Jump to content

Mormon church sued over not reporting father's abuse


JAHS

Recommended Posts

Lawsuit: LDS Church officials, teacher knew of abuse but kept silent

A lawsuit filed Monday charges that two Mormon bishops and a teacher failed to report a Bisbee father's repeated sexual and physical abuse of three of his children, despite a state law that makes reporting such offenses mandatory.

It argues that the "clergy-penitent privilege" in the law, which keeps confessions confidential, does not apply to such cases. The teacher, a former border-patrol agent as well as the children's Sunday school teacher, had a clear duty under the law in both of her roles to report the abuses to police, the suit alleges.

"Each of the Defendants had personal observations of the abuse, and also knew of the abuse outside of any confidential communication," the complaint, filed in Cochise County Superior Court, alleges. The father's abusive practices were discussed by church officials in routine meetings, and led to his excommunication in 2015 after church officials learned of his abuse of his daughter, then age 5.

The lawsuit, filed on behalf of three of the six children of Paul and Leizza Adams, details Paul Adams' repeated sexual abuse of his daughters over a seven-year period, including the rape of his infant daughter. Paul Adams was indicted on 11 counts of child sexual abuse in 2017 and was awaiting trial when he hanged himself in his prison cell later that year.

The children have since been adopted by various families and have different last names than their parents.

The suit names the Corporation of the President of the Church of Jesus Christ of Latter-Day Saints as well as the Corporation of the Presiding Bishop of the Church.

In a statement Monday, an attorney for the church, Bill Maledon, wrote:

"This tragic abuse was perpetrated by the young victims’ own father who died of suicide in jail while awaiting trial. As clergy, the bishop was required by Arizona law to maintain the confidentiality of the father’s limited confession. Notwithstanding, the bishop took the few details he had and made efforts to protect the children, primarily through the mother. The bishop urged the family to report the abuse or give him consent to do so, but they refused. The bishop also convened a church disciplinary council and condemned the limited conduct he knew of in the strongest terms by excommunicating Mr. Adams from the Church in 2013. It was not until law enforcement made an arrest of the father that the bishop learned of the scope and magnitude of the abuse that far exceeded anything he had heard or suspected. The Church of Jesus Christ of Latter-day Saints and its clergy worked to handle this matter appropriately consistent with Arizona law. It has also tried to assist the victims and remains willing to commit significant resources to aid and assist these children. The Church has no tolerance for abuse of any kind. Our hearts ache for all survivors of abuse and go out to the victims in this case. The Church will continue to offer assistance to these young victims, but the Church will also vigorously defend against this baseless lawsuit."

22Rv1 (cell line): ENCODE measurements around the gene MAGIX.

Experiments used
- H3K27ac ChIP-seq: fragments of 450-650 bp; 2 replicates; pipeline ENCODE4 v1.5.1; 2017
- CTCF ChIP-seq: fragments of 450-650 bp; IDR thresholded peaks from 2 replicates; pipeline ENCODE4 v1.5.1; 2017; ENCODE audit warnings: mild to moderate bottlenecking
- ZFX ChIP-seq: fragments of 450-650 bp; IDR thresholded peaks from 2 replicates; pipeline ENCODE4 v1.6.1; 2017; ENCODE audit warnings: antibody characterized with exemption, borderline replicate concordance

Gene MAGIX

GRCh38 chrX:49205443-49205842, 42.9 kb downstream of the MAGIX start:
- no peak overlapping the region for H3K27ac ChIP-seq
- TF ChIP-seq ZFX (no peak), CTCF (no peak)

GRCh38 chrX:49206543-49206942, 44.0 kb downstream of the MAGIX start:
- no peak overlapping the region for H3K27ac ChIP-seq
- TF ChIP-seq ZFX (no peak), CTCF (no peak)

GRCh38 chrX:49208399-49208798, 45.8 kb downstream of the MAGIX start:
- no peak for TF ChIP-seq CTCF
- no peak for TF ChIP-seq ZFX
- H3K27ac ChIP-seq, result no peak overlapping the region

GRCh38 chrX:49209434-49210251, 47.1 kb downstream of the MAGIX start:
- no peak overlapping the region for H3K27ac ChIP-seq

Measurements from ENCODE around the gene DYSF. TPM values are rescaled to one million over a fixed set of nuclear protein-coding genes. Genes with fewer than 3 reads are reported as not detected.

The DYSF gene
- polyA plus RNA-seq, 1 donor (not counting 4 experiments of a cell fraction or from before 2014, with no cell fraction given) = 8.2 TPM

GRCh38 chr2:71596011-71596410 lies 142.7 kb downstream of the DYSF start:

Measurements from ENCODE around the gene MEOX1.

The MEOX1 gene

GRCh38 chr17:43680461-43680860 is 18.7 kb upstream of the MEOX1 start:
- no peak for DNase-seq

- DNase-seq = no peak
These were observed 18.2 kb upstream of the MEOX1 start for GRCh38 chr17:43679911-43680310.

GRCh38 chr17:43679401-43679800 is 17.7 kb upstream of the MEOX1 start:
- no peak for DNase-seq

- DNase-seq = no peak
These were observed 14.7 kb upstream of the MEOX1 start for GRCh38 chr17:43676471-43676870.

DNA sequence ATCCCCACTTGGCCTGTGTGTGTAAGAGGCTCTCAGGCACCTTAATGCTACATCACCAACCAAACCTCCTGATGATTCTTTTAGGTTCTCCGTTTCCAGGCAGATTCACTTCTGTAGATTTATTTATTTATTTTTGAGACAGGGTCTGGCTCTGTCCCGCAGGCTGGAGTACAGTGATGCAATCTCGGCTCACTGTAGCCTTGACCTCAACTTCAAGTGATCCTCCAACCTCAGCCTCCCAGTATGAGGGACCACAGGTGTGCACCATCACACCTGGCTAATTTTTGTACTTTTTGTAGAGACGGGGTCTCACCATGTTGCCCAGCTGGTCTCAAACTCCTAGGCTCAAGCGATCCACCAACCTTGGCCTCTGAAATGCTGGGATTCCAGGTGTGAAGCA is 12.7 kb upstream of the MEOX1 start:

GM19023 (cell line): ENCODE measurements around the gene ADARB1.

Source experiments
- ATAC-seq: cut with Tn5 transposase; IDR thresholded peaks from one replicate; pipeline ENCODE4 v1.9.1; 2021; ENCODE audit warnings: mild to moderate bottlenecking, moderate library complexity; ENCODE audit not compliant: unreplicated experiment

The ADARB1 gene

The suit seeks findings of negligence, breach of fiduciary duty, and intentional and negligent infliction of emotional distress against the defendants. It also seeks a finding of medical malpractice against Herrod, given his role as the family's physician. The filing asks the court for unspecified compensatory and punitive damages.

The case revolves around Paul Adams' abuse of his children and the people who knew of the abuse and did little to stop it.

When Paul Adams sought counseling for his pornography addiction from his Mormon bishop, Herrod at first brought in Paul Adams' wife, hoping her knowledge of the sexual and physical abuse would put an end to it. 

That didn't work, according to the lawsuit. Herrod then asked church leadership for permission to report the abuse, but was instead directed to the church's helpline.

He was advised to continue counseling and was told he did not need to report the abuse due to the "clergy-penitent privilege" in the law.

Herrod's successor, Mauzy, also called the helpline about Paul Adams and received the same advice.  Helpline calls regarding sexual abuse are referred to the Salt Lake City law firm of Kirton McConkie.

"In other words, the Church implements the Helpline not for the protection and spiritual counseling of sexual abuse victims, as professed in Church doctrine and literature, but for Kirton McConkie attorneys to snuff out complaints and protect the Church from potentially costly lawsuits," the lawsuit states.

Without a report to police or child-welfare authorities, the abuse remains hidden. According to the lawsuit, this case came to light after the U.S. Department of Homeland Security followed up on a tip from Interpol about pornographic videos on the internet that were linked to Paul Adams.